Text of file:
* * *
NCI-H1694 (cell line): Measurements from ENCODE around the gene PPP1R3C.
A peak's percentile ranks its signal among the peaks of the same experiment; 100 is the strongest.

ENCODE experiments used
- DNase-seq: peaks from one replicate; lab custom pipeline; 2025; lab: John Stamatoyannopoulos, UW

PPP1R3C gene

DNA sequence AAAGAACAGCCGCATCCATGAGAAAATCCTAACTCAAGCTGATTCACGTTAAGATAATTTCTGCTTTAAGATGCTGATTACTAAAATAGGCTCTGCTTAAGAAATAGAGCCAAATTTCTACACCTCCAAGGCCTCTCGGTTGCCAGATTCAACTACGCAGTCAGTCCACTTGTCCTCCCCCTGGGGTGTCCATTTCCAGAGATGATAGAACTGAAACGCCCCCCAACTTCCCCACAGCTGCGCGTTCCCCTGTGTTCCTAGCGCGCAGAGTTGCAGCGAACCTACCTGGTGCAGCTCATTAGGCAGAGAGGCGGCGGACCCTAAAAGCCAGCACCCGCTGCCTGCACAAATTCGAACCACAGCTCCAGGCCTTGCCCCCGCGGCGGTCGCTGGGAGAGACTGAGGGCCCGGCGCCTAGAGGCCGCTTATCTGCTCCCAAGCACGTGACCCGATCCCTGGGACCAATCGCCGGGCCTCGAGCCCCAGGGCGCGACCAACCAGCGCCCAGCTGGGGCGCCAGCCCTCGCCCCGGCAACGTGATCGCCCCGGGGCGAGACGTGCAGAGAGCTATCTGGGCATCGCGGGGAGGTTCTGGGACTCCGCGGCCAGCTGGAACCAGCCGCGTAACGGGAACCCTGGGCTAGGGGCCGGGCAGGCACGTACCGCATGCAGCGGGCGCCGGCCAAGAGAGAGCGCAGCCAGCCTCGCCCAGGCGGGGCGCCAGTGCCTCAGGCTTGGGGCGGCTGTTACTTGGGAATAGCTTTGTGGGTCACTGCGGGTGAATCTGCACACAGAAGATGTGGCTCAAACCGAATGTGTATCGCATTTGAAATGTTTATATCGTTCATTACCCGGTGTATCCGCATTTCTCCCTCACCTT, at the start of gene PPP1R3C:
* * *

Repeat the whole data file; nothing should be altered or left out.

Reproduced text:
NCI-H1694 (cell line): Measurements from ENCODE around the gene PPP1R3C.
A peak's percentile ranks its signal among the peaks of the same experiment; 100 is the strongest.

ENCODE experiments used
- DNase-seq: peaks from one replicate; lab custom pipeline; 2025; lab: John Stamatoyannopoulos, UW

PPP1R3C gene

DNA sequence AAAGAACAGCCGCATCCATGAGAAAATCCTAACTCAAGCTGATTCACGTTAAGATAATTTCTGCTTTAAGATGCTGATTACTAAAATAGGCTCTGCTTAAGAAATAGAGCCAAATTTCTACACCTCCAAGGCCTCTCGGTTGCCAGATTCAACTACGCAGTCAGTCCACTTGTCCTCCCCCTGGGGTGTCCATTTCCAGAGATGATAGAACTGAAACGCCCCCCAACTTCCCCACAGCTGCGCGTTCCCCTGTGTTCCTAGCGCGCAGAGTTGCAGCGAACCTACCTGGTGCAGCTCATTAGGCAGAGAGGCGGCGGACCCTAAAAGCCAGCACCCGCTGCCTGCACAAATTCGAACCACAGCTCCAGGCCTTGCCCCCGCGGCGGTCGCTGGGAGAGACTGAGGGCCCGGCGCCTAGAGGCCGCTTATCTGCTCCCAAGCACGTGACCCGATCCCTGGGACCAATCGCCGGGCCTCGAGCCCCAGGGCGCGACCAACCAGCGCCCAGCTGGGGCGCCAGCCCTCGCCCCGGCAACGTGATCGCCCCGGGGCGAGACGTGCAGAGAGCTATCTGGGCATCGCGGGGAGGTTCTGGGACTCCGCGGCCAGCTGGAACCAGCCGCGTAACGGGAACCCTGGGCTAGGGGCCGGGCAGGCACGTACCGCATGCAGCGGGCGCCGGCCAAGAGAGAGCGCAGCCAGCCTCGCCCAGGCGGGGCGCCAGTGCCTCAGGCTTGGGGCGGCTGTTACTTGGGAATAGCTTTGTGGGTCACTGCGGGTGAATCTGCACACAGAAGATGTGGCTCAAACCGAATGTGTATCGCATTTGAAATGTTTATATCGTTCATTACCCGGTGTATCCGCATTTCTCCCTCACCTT, at the start of gene PPP1R3C: